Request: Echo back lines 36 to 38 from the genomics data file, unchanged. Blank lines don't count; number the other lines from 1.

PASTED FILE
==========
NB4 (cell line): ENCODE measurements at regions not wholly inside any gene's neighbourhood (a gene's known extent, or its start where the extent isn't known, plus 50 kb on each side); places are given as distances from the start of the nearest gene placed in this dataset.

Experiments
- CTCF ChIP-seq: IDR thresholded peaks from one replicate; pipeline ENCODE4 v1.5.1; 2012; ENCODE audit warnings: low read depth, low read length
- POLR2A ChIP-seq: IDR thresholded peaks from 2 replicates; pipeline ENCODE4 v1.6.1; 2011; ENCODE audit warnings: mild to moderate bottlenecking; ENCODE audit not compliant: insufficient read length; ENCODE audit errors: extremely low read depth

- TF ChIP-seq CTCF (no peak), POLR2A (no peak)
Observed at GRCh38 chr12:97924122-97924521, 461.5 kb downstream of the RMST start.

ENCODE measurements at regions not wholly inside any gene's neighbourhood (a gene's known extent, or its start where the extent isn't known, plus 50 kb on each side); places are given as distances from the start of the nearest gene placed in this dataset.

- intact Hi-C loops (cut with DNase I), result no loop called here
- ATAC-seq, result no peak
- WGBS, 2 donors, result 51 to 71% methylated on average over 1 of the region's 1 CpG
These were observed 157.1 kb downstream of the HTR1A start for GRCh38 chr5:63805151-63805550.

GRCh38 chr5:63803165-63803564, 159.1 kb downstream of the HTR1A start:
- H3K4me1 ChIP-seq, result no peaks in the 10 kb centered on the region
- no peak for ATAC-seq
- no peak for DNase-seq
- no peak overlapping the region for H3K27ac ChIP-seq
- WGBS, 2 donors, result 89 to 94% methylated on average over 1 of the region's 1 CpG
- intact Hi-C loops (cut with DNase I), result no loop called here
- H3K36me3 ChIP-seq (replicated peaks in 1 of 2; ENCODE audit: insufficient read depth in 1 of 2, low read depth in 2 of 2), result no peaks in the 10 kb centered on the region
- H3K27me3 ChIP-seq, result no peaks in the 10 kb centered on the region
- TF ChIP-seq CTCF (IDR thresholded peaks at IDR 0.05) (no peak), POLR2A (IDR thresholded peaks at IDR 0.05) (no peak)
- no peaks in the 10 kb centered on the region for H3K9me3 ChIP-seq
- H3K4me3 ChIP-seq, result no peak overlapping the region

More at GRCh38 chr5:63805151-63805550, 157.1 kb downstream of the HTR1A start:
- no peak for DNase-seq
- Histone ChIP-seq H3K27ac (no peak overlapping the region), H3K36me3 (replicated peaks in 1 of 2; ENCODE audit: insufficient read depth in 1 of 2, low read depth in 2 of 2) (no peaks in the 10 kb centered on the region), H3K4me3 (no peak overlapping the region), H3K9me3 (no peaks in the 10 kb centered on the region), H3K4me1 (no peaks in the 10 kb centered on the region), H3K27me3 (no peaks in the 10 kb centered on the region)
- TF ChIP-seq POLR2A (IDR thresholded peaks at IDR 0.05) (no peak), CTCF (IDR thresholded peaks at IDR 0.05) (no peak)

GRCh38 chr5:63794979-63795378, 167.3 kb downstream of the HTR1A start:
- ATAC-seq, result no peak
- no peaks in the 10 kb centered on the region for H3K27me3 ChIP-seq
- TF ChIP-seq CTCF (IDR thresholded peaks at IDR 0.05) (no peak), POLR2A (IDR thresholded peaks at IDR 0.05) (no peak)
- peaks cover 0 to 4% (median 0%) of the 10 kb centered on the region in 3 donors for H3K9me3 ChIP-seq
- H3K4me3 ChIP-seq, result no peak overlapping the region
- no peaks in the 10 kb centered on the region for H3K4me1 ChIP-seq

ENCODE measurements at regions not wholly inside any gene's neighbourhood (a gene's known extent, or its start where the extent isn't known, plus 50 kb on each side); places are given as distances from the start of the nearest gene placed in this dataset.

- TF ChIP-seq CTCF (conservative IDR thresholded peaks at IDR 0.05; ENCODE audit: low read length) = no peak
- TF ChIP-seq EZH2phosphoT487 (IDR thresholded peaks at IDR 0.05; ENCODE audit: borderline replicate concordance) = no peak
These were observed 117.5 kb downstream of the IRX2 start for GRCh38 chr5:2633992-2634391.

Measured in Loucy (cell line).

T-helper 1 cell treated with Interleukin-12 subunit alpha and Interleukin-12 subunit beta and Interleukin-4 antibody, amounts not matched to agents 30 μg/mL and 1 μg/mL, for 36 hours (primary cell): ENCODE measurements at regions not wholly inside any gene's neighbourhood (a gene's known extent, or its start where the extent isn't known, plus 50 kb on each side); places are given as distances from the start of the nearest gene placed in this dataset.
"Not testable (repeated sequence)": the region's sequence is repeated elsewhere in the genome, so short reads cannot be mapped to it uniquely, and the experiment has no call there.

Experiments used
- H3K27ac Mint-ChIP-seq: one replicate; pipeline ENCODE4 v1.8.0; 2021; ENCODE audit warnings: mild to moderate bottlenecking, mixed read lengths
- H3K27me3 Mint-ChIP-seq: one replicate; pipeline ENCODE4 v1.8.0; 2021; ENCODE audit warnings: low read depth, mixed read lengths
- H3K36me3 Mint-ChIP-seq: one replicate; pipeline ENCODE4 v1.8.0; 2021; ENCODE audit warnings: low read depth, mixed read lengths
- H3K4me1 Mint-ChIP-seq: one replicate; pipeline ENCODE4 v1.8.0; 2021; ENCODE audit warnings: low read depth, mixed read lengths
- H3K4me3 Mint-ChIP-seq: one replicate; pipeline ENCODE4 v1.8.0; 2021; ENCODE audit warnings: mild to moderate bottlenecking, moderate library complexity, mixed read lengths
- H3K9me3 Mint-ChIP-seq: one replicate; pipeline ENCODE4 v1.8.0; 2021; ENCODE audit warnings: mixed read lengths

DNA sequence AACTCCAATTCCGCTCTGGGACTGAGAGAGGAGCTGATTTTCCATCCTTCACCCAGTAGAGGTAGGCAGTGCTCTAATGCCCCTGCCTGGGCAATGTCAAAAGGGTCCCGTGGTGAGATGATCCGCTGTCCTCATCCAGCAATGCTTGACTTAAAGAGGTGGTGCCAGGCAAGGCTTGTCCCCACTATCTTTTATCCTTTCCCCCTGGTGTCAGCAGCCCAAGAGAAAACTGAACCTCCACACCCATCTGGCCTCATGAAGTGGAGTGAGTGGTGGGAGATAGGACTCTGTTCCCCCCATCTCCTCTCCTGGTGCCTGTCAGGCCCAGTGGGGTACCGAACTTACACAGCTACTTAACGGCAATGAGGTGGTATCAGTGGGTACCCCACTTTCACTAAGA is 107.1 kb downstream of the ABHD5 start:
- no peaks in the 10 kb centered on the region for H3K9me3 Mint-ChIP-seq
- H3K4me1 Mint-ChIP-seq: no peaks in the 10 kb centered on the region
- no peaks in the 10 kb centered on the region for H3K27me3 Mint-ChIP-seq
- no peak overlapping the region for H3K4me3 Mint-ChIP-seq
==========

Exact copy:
- TF ChIP-seq CTCF (conservative IDR thresholded peaks at IDR 0.05; ENCODE audit: low read length) = no peak
- TF ChIP-seq EZH2phosphoT487 (IDR thresholded peaks at IDR 0.05; ENCODE audit: borderline replicate concordance) = no peak
These were observed 117.5 kb downstream of the IRX2 start for GRCh38 chr5:2633992-2634391.